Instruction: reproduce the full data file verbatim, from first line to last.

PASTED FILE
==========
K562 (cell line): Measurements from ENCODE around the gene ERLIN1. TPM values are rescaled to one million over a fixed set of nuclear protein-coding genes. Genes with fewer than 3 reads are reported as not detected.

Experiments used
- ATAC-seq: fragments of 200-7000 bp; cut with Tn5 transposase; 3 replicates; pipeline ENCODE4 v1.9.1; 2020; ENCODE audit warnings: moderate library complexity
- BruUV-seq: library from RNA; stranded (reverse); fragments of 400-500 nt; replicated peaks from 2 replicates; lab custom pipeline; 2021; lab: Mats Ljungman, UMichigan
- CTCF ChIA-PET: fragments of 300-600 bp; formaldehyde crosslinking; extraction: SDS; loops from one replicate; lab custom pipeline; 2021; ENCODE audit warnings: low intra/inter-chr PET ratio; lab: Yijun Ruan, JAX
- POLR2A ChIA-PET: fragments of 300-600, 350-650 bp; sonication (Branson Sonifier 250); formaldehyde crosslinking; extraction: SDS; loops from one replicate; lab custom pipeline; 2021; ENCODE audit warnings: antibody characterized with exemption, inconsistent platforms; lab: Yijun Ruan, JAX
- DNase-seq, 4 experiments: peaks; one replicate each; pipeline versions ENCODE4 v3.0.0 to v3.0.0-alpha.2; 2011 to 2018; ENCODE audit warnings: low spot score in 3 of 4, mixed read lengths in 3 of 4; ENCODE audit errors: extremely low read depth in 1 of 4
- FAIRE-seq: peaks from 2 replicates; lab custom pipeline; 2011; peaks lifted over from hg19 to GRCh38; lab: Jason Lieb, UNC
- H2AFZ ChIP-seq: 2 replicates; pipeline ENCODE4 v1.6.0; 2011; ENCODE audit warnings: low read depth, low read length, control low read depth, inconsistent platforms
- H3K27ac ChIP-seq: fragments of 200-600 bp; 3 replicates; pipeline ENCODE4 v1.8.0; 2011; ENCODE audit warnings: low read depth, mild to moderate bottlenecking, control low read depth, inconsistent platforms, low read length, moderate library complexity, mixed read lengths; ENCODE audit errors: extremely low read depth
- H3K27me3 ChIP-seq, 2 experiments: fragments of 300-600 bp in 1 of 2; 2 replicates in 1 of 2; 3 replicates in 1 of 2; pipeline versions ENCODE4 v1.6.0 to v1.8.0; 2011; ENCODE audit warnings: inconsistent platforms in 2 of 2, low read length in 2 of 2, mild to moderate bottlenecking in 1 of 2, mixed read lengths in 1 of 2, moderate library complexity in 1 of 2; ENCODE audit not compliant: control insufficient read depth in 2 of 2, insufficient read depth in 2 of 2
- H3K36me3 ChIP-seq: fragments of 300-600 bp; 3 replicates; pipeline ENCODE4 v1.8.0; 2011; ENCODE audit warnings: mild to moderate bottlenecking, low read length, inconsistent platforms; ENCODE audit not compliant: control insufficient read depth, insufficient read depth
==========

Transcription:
K562 (cell line): Measurements from ENCODE around the gene ERLIN1. TPM values are rescaled to one million over a fixed set of nuclear protein-coding genes. Genes with fewer than 3 reads are reported as not detected.

Experiments used
- ATAC-seq: fragments of 200-7000 bp; cut with Tn5 transposase; 3 replicates; pipeline ENCODE4 v1.9.1; 2020; ENCODE audit warnings: moderate library complexity
- BruUV-seq: library from RNA; stranded (reverse); fragments of 400-500 nt; replicated peaks from 2 replicates; lab custom pipeline; 2021; lab: Mats Ljungman, UMichigan
- CTCF ChIA-PET: fragments of 300-600 bp; formaldehyde crosslinking; extraction: SDS; loops from one replicate; lab custom pipeline; 2021; ENCODE audit warnings: low intra/inter-chr PET ratio; lab: Yijun Ruan, JAX
- POLR2A ChIA-PET: fragments of 300-600, 350-650 bp; sonication (Branson Sonifier 250); formaldehyde crosslinking; extraction: SDS; loops from one replicate; lab custom pipeline; 2021; ENCODE audit warnings: antibody characterized with exemption, inconsistent platforms; lab: Yijun Ruan, JAX
- DNase-seq, 4 experiments: peaks; one replicate each; pipeline versions ENCODE4 v3.0.0 to v3.0.0-alpha.2; 2011 to 2018; ENCODE audit warnings: low spot score in 3 of 4, mixed read lengths in 3 of 4; ENCODE audit errors: extremely low read depth in 1 of 4
- FAIRE-seq: peaks from 2 replicates; lab custom pipeline; 2011; peaks lifted over from hg19 to GRCh38; lab: Jason Lieb, UNC
- H2AFZ ChIP-seq: 2 replicates; pipeline ENCODE4 v1.6.0; 2011; ENCODE audit warnings: low read depth, low read length, control low read depth, inconsistent platforms
- H3K27ac ChIP-seq: fragments of 200-600 bp; 3 replicates; pipeline ENCODE4 v1.8.0; 2011; ENCODE audit warnings: low read depth, mild to moderate bottlenecking, control low read depth, inconsistent platforms, low read length, moderate library complexity, mixed read lengths; ENCODE audit errors: extremely low read depth
- H3K27me3 ChIP-seq, 2 experiments: fragments of 300-600 bp in 1 of 2; 2 replicates in 1 of 2; 3 replicates in 1 of 2; pipeline versions ENCODE4 v1.6.0 to v1.8.0; 2011; ENCODE audit warnings: inconsistent platforms in 2 of 2, low read length in 2 of 2, mild to moderate bottlenecking in 1 of 2, mixed read lengths in 1 of 2, moderate library complexity in 1 of 2; ENCODE audit not compliant: control insufficient read depth in 2 of 2, insufficient read depth in 2 of 2
- H3K36me3 ChIP-seq: fragments of 300-600 bp; 3 replicates; pipeline ENCODE4 v1.8.0; 2011; ENCODE audit warnings: mild to moderate bottlenecking, low read length, inconsistent platforms; ENCODE audit not compliant: control insufficient read depth, insufficient read depth